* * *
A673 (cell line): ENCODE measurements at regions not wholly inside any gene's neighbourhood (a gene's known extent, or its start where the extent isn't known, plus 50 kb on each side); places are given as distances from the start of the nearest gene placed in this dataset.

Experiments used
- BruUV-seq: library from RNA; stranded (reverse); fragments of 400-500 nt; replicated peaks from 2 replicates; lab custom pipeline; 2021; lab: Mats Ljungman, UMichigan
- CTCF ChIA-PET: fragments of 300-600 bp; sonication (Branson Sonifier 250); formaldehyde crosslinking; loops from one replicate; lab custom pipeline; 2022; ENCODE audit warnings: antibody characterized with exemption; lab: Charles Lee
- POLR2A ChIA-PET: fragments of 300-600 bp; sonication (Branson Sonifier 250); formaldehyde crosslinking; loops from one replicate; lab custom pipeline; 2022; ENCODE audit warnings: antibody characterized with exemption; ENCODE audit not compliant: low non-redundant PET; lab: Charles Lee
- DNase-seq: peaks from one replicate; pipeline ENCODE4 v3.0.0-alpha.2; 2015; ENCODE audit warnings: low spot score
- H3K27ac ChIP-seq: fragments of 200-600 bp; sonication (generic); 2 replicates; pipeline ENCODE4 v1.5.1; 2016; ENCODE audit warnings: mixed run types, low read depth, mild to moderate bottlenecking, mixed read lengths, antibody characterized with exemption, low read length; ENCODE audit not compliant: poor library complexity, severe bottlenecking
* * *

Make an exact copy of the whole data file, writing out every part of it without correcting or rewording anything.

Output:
A673 (cell line): ENCODE measurements at regions not wholly inside any gene's neighbourhood (a gene's known extent, or its start where the extent isn't known, plus 50 kb on each side); places are given as distances from the start of the nearest gene placed in this dataset.

Experiments used
- BruUV-seq: library from RNA; stranded (reverse); fragments of 400-500 nt; replicated peaks from 2 replicates; lab custom pipeline; 2021; lab: Mats Ljungman, UMichigan
- CTCF ChIA-PET: fragments of 300-600 bp; sonication (Branson Sonifier 250); formaldehyde crosslinking; loops from one replicate; lab custom pipeline; 2022; ENCODE audit warnings: antibody characterized with exemption; lab: Charles Lee
- POLR2A ChIA-PET: fragments of 300-600 bp; sonication (Branson Sonifier 250); formaldehyde crosslinking; loops from one replicate; lab custom pipeline; 2022; ENCODE audit warnings: antibody characterized with exemption; ENCODE audit not compliant: low non-redundant PET; lab: Charles Lee
- DNase-seq: peaks from one replicate; pipeline ENCODE4 v3.0.0-alpha.2; 2015; ENCODE audit warnings: low spot score
- H3K27ac ChIP-seq: fragments of 200-600 bp; sonication (generic); 2 replicates; pipeline ENCODE4 v1.5.1; 2016; ENCODE audit warnings: mixed run types, low read depth, mild to moderate bottlenecking, mixed read lengths, antibody characterized with exemption, low read length; ENCODE audit not compliant: poor library complexity, severe bottlenecking